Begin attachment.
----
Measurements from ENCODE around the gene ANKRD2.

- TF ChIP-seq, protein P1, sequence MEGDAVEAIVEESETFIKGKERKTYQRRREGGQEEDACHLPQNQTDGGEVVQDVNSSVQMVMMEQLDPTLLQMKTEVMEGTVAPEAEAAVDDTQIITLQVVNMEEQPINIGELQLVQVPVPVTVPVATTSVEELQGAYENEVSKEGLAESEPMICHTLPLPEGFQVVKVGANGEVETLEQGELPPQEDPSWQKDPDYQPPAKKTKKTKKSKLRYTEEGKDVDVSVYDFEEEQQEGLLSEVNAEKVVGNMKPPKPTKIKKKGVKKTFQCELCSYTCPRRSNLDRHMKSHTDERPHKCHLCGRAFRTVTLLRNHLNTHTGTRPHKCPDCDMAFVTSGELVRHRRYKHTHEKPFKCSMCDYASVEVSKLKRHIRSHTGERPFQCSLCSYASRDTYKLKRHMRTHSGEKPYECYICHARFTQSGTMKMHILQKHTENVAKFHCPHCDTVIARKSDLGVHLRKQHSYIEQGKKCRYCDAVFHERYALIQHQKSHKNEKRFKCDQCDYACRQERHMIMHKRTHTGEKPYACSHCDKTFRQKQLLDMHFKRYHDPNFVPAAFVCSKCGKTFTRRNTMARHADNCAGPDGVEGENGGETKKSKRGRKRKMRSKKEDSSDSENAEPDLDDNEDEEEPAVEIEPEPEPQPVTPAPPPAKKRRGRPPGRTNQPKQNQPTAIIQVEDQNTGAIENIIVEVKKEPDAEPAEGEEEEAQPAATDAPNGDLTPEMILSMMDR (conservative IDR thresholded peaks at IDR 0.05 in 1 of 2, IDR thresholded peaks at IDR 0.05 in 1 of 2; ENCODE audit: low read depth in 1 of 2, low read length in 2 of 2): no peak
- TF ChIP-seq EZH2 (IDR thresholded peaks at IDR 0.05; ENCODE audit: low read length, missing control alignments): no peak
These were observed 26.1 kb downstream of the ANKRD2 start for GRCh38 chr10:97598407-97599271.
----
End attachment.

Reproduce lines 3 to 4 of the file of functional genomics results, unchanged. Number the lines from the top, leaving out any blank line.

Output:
- TF ChIP-seq EZH2 (IDR thresholded peaks at IDR 0.05; ENCODE audit: low read length, missing control alignments): no peak
These were observed 26.1 kb downstream of the ANKRD2 start for GRCh38 chr10:97598407-97599271.